Despite the passage of the
18th constitutional amendment to the constitution of 1973, in which the powers enumerated in the concurrent list were transferred to the federating units, Pakistan remains a quasi-federal state, in which the balance of power is heavily tilted in favour of Islamabad. This imbalance of power between the centre and the provinces is the root cause of ethnic-based resentment in Sindh, Khyber Pakhtunkhwa and Balochistan. The province of Punjab is an exception because most of the federal offices in Islamabad are held by Punjabis.
A truly federal state, especially a state like Pakistan in which ethnic identity is stronger than identification with the state, should devolve all powers to the provinces except defence, printing of currency, and foreign affairs.
The Pakistani state, since its inception in 1947, has tried to secure its territorial integrity by manufacturing a ‘Pakistani identity’ at the cost of the age-old ethnic identity of the Baloch, Sindhis and Pakhtuns, the result of which is the ever-growing separatist movements in all these provinces. These nationalities refuse to give up their distinct identities in favour of a Pakistani identity, which derives legitimacy from religion and which imposes a foreign language on these groups.
In order to turn the situation around in favour of the Pakistani federation, the powers that be, including the military, feudal politicians, clergy and senior bureaucracy need to come to terms with the realities of the Pakistani state and the nature of its inhabitants. The Pakistani state faces a choice between letting the gradual erosion of its authority over large swathes of its territory and population continue, or introduce true federalism. True federalism for the Pakistani state means the recognition of the languages of the Sindhis, Pakhtuns, Punjabis and Baloch as national (federal) languages. The central government shall need to give up all powers in favour of the federating units except defence, foreign affairs and printing of currency. A mechanism will have to be evolved for the administration of these subjects through which the equal inclusion of all the above-mentioned nationalities can be ensured.
As far as federal offices are concerned, including the offices of the president, prime minister, members of the central cabinet, federal secretaries, chiefs of defence forces, heads of autonomous and semi-autonomous federal bodies, the mechanism will need to be sorted out in order to provide for appointments of individuals from all four nationalities for an equal number of years.
Before the country was carved out at the time of the British liquidation of empire in India in 1947, many had predicted the fall of Pakistan because of ethnic and religious fissures. Unfortunately, they proved right: Bangladesh emerged as an independent state in 1971 in the aftermath of the bloody civil war in which hundreds of thousands of Bengalis were slaughtered. The Bengalis wanted cultural, political and economic rights based on their distinct national identity. The Islamabad government refused, which resulted in war and conflict, with the result of the break up of Pakistan.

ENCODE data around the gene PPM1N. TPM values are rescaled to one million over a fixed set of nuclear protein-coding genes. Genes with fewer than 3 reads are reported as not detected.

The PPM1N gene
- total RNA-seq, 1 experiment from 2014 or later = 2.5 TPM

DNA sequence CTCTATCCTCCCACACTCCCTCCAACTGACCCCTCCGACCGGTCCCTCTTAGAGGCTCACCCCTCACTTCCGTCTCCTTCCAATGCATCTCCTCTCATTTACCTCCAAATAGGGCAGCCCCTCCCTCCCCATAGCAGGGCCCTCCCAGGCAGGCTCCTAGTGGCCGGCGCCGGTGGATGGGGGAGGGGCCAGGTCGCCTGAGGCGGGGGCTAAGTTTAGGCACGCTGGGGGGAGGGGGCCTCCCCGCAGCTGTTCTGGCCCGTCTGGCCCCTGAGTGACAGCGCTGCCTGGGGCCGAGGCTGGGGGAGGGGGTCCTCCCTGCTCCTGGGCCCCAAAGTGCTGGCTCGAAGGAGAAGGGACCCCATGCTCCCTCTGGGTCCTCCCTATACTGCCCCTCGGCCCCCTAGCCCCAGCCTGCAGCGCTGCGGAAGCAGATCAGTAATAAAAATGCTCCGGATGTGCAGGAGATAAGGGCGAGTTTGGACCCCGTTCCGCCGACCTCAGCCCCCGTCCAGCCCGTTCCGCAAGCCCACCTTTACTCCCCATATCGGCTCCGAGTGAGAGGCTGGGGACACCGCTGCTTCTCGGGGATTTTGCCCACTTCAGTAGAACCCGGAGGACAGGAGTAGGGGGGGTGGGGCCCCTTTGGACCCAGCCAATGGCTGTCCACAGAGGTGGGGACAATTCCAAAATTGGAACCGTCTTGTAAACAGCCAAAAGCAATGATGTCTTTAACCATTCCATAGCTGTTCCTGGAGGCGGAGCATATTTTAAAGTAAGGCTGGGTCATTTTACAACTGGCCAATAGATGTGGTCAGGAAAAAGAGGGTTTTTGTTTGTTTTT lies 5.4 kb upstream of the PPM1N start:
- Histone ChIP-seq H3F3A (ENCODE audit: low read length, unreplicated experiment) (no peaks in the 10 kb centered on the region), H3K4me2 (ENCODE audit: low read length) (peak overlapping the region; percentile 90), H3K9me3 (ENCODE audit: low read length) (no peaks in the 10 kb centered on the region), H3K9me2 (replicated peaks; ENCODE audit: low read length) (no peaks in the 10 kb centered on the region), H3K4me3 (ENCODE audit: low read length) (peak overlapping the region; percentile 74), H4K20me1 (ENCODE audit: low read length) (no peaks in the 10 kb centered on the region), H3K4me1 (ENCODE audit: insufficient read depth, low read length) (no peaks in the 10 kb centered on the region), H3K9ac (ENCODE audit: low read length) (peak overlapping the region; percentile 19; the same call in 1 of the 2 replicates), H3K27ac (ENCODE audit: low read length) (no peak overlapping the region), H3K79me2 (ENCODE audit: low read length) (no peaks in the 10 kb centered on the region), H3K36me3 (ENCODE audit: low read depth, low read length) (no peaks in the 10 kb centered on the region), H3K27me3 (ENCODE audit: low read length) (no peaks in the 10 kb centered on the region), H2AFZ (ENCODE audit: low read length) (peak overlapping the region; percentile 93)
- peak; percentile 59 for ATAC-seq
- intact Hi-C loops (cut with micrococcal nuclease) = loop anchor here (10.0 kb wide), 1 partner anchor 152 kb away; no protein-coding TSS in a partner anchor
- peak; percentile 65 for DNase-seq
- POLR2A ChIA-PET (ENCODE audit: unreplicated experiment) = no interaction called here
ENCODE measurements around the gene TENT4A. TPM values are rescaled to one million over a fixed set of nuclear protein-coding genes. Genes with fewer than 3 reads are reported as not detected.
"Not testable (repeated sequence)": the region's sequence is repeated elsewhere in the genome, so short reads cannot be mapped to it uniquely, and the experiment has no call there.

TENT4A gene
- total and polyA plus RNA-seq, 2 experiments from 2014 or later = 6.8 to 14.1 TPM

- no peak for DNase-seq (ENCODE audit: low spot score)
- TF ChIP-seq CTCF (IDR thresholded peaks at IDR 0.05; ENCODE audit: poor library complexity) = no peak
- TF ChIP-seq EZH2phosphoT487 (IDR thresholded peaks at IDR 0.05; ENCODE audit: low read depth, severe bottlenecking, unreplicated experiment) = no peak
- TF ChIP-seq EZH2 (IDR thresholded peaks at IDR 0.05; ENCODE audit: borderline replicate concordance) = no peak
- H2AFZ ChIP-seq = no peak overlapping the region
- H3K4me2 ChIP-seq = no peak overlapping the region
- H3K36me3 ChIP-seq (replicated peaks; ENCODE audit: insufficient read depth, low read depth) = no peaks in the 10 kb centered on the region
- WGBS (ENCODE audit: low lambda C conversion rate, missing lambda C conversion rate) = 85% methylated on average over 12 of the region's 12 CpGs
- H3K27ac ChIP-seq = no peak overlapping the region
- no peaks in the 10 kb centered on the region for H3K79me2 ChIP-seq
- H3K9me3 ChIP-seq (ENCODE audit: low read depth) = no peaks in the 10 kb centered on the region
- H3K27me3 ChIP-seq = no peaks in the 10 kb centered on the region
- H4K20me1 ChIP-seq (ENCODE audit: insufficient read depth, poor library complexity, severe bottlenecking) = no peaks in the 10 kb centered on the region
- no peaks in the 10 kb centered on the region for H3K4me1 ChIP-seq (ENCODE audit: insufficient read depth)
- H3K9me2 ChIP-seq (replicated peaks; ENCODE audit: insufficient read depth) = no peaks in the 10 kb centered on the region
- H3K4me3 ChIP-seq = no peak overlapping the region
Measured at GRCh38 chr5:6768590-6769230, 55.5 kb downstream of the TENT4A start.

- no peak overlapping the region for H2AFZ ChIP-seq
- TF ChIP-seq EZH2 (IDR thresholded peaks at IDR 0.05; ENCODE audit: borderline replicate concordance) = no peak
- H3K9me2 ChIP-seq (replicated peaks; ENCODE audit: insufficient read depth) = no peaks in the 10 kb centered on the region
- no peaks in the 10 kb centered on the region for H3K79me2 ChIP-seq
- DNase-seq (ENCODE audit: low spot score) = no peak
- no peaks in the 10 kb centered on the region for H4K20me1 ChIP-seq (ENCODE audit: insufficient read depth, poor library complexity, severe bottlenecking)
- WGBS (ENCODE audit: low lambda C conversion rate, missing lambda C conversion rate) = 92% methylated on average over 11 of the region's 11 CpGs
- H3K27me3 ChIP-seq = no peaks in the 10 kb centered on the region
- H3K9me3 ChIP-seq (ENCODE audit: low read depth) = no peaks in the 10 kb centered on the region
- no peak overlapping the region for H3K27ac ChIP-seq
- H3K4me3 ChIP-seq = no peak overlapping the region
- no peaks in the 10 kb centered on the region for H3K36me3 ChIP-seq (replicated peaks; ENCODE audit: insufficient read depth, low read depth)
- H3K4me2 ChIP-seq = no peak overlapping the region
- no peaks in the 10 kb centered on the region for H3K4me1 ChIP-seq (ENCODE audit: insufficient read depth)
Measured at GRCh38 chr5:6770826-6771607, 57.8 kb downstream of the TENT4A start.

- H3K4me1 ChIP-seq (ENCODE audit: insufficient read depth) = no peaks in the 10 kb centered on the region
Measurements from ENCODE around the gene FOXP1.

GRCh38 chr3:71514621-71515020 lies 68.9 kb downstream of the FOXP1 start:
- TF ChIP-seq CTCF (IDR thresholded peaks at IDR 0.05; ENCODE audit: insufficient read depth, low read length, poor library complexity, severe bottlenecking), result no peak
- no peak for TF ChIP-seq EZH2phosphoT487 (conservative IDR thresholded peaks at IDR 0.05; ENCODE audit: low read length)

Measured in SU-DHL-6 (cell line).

Pakistani policy makers need to take the past as their guide and allow its federating units their due cultural, political and economic rights.
As a tailpiece, it might be stated that many wrongly say that the process of ‘Islamisation’ was started by General Ziaul Haq. That is a flagrant distortion of the facts. The process of Islamisation of Pakistan started before the country was actually founded. Indeed, it was Islam on the basis of which the All India Muslim League demanded a separate country for Muslims. Had that not been the case, why would the Muslim League demand a separate state from secular India? And the founders of Pakistan were very clear on why they wanted to partition India. That is why they believed that Pakistan came into being the day the first Muslim set foot on the Indian subcontinent. The process of ‘legal Islamisation’ started in 1949 when the Objectives Resolution was passed. The process continued during the Ayub era, intensified during the Bhutto era, was given an extremist look during the Zia era, and continues even today.
The Pakistani state needs to adopt an identity that emanates from the willingness of the peoples of the federating units to live together in a single state because such a set up maximises utility, rather than a religious identity that is tearing apart the very fabric of the state.
The writer is a freelance contributor from Waziristan and can be contacted on email@example.com